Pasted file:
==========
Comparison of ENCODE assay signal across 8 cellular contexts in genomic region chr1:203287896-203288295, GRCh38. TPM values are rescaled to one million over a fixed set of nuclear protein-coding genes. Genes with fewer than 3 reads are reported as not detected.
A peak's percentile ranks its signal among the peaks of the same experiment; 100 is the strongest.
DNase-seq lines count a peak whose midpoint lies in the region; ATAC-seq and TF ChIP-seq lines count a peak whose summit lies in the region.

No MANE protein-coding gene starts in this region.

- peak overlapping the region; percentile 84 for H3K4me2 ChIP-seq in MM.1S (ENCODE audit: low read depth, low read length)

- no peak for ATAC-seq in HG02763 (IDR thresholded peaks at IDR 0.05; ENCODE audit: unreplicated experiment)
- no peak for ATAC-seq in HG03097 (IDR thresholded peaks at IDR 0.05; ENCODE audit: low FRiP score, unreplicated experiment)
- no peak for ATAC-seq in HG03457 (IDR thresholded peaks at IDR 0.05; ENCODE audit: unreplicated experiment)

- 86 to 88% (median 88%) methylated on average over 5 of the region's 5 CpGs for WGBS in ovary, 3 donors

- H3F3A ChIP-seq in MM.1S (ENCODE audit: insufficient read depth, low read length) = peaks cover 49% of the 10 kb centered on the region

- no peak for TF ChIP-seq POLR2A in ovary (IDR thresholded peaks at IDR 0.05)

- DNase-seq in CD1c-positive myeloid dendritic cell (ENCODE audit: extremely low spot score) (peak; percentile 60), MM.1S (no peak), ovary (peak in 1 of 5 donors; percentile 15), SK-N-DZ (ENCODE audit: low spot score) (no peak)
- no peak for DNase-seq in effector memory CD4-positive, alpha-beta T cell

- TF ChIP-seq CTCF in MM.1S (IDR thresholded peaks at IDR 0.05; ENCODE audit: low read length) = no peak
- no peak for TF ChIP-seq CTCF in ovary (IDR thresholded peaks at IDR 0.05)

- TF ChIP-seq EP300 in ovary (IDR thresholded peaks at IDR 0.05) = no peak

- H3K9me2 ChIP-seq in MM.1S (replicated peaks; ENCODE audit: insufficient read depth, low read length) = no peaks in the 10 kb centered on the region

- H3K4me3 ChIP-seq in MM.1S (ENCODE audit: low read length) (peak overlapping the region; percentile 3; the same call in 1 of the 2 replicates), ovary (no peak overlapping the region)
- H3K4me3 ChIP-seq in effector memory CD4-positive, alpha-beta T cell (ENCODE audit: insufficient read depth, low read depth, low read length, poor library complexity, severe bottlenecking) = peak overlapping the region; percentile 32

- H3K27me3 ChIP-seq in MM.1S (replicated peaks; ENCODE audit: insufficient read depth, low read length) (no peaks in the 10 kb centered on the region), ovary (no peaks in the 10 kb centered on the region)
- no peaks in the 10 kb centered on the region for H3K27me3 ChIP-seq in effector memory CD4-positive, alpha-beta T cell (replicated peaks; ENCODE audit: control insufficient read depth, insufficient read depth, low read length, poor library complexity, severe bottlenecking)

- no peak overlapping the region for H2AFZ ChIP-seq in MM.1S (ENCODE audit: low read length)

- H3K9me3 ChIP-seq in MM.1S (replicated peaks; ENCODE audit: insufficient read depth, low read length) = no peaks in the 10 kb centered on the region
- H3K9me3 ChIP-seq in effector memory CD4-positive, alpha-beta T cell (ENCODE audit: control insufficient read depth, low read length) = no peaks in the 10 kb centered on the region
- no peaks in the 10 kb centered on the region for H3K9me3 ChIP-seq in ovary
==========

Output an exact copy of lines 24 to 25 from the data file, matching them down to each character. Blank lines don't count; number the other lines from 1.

- H3K9me3 ChIP-seq in effector memory CD4-positive, alpha-beta T cell (ENCODE audit: control insufficient read depth, low read length) = no peaks in the 10 kb centered on the region
- no peaks in the 10 kb centered on the region for H3K9me3 ChIP-seq in ovary